Grand Journal of Urology
ISSN : 2757-7163

Urological Research and Education in Covid-19 Pandemic
Ozdem Levent Ozdal1, Senol Tonyali2, Arslan Ardicoglu3
1Department of Urology, University of Health Sciences, Ankara City Hospital, Ankara, Turkey
2Department of Urology, Istanbul University Faculty of Medicine, Istanbul, Turkey
3Department of Urology, Yildirim Beyazid University, Ankara City Hospital, Ankara, Turkey
DOI : 10.5222/GJU.2021.98608
Pages : 41-42


The new coronaviruses outbreak caused by SARS-CoV-2 (COVID-19) originated from the Chinese region of Wuhan in the last quarter of 2019 affected approximately 75 million people all around the world and caused over 1.6 million deaths [1]. COVID-19 is a highly contagious viral infection and its main routes for transmission are the person to person contact, touch, and aerosol. While it has detrimental effects on respiratory and cardiovascular systems it also can be found in digestive and urinary systems. The frequently experienced symptoms are fever, dry cough, dyspnea, fatigue, and loss of appetite [2]. With an ongoing effort, several researchers focused on investigating a drug or vaccine to end the pandemic. Currently, despite there is no drug specifically approved for COVID-19 treatment, there has been more than one vaccine from different nations to prevent the virus spread.

Prior to the COVID-19 pandemic, virology research constituted less than 2% of all biomedical research. But this rate has been increased to 10-20% which represents the incredible adaptation potential of the research community. By the way, the COVID-19 pandemic led to a massive influx of publication not only by virologists and infectious health specialists but also by almost all medical disciplines. To facilitate early dissemination of knowledge prior to any peer-review, many articles have been uploaded preprint services [3]. It is not realistic to assume that a qualified and strict peer-review process could compensate for the high number of submissions. Moreover, someone must be aware that those non-peer-reviewed materials could be picked up by the media and spread to the population.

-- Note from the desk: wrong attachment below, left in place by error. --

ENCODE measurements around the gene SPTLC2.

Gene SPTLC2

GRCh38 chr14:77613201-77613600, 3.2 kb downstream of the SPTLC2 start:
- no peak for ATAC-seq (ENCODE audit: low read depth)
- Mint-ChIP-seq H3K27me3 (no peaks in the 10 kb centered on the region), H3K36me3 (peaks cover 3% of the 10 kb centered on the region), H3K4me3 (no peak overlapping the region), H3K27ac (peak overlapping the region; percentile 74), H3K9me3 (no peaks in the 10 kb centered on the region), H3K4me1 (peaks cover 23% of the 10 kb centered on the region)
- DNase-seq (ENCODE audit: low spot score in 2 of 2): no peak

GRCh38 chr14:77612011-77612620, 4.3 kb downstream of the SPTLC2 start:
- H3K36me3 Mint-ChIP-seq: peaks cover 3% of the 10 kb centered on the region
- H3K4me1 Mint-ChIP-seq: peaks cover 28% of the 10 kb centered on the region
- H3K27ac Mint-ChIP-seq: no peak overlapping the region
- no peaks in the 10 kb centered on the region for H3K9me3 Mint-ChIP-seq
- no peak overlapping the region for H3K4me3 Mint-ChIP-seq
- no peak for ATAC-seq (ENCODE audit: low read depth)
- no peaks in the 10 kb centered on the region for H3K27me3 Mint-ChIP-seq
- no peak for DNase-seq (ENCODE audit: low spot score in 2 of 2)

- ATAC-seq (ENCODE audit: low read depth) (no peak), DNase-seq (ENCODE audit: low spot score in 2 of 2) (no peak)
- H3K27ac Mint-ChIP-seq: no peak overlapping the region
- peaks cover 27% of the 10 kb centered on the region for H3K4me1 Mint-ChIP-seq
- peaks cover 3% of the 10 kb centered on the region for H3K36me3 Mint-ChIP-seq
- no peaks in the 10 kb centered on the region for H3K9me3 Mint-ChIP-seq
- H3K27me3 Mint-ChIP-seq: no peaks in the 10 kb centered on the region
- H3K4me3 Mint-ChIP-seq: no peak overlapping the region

Social distancing and transmission issues have also led to travel and social restrictions that resulted in many trials to be suspended or delaying in patient recruitment [4]. It is wellknown that generally large-scale randomized trials were not set up in time in the previous pandemic. However, the use of modern information technologies in combination with oldfashioned randomization might lead to the rapid gain of viable results nowadays. Countries might be encouraged to establish clinical-trial networks to activate and arrange large multi-center studies [5].

COVID-19 pandemic deeply affects not only urological patient care but also urology residency education. Work hours modified and residences redeployed to serve in pandemic services in many countries. This situation came along with the problem of interrupted urologic training and unmet minimal case requirements. Generally, online learning curricula have been well-adopted by urologists. However, recent studies have been shown that such changes caused emotionally and physically stressful situations for trainees [6].

In conclusion, it is obvious that Coronavirus will continue to be in our daily life for a while. Thus, maintaining research and education is vital in all disciplines of medicine. Contributing to the scientific area with respect to essential requirements and ethics will support the development of all humanity in this crisis. Hereby, We would like to congratulate you on the first issue of your journal planned to be released in such a difficult time and wish you to have significant contributions to the field of urology in a strictly scientific manner.

Sincerely yours.


1) COVID-19 Coronavirus Pandemic Worldometer n.d. (accessed December 17, 2020).

2) Jin P, Park H, Jung S, Kim J. Challenges in Urology during the COVID-19 Pandemic. Urol Int 2020:1–14.

3) Harper L, Kalfa N, Beckers GMA, Kaefer M, Nieuwhof-Leppink AJ, Fossum M, et al. The impact of COVID-19 on research. J Pediatr Urol 2020;16:715–6.

4) Upadhaya S, Yu JX, Oliva C, Hooton M, Hodge J, Hubbard-Lucey VM. Impact of COVID-19 on oncology clinical trials. Nat Rev Drug Discov 2020;19:376–7.

5) Tikkinen KAO, Malekzadeh R, Schlegel M, Rutanen J, Glasziou P. COVID-19 clinical trials: learning from exceptions in the research chaos. Nat Med 2020;26:1671–2.

6) Smigelski M, Movassaghi M, Small A. Urology Virtual Education Programs During the COVID-19 Pandemic. Curr Urol Rep 2020;21.

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